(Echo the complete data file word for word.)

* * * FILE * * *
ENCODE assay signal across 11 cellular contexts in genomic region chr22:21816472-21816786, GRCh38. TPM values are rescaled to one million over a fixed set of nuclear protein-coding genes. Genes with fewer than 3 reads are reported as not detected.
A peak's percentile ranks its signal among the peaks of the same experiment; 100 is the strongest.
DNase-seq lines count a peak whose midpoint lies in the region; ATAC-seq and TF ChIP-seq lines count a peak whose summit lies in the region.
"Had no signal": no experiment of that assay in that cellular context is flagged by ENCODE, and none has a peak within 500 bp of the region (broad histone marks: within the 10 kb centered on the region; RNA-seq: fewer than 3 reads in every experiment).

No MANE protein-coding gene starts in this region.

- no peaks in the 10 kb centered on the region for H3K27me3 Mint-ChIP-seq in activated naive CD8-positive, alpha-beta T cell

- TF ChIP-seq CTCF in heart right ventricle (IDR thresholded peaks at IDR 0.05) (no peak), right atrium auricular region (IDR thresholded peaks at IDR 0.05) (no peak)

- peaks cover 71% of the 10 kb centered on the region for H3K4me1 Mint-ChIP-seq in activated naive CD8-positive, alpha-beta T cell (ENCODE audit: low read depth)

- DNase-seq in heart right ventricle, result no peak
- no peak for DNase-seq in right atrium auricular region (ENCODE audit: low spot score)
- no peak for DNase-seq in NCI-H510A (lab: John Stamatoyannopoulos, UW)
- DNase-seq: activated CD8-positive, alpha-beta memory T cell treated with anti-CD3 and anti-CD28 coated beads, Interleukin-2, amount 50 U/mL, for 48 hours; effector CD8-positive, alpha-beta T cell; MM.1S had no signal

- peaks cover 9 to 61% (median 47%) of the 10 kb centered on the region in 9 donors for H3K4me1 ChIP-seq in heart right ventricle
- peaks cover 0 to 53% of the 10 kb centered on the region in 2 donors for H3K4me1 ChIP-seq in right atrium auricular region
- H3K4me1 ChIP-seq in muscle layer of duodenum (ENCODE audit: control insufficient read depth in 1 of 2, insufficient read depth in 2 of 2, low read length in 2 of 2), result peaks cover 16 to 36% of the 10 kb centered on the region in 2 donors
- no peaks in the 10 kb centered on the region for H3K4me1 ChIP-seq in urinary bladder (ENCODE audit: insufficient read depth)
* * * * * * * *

ENCODE assay signal across 11 cellular contexts in genomic region chr22:21816472-21816786, GRCh38. TPM values are rescaled to one million over a fixed set of nuclear protein-coding genes. Genes with fewer than 3 reads are reported as not detected.
A peak's percentile ranks its signal among the peaks of the same experiment; 100 is the strongest.
DNase-seq lines count a peak whose midpoint lies in the region; ATAC-seq and TF ChIP-seq lines count a peak whose summit lies in the region.
"Had no signal": no experiment of that assay in that cellular context is flagged by ENCODE, and none has a peak within 500 bp of the region (broad histone marks: within the 10 kb centered on the region; RNA-seq: fewer than 3 reads in every experiment).

No MANE protein-coding gene starts in this region.

- no peaks in the 10 kb centered on the region for H3K27me3 Mint-ChIP-seq in activated naive CD8-positive, alpha-beta T cell

- TF ChIP-seq CTCF in heart right ventricle (IDR thresholded peaks at IDR 0.05) (no peak), right atrium auricular region (IDR thresholded peaks at IDR 0.05) (no peak)

- peaks cover 71% of the 10 kb centered on the region for H3K4me1 Mint-ChIP-seq in activated naive CD8-positive, alpha-beta T cell (ENCODE audit: low read depth)

- DNase-seq in heart right ventricle, result no peak
- no peak for DNase-seq in right atrium auricular region (ENCODE audit: low spot score)
- no peak for DNase-seq in NCI-H510A (lab: John Stamatoyannopoulos, UW)
- DNase-seq: activated CD8-positive, alpha-beta memory T cell treated with anti-CD3 and anti-CD28 coated beads, Interleukin-2, amount 50 U/mL, for 48 hours; effector CD8-positive, alpha-beta T cell; MM.1S had no signal

- peaks cover 9 to 61% (median 47%) of the 10 kb centered on the region in 9 donors for H3K4me1 ChIP-seq in heart right ventricle
- peaks cover 0 to 53% of the 10 kb centered on the region in 2 donors for H3K4me1 ChIP-seq in right atrium auricular region
- H3K4me1 ChIP-seq in muscle layer of duodenum (ENCODE audit: control insufficient read depth in 1 of 2, insufficient read depth in 2 of 2, low read length in 2 of 2), result peaks cover 16 to 36% of the 10 kb centered on the region in 2 donors
- no peaks in the 10 kb centered on the region for H3K4me1 ChIP-seq in urinary bladder (ENCODE audit: insufficient read depth)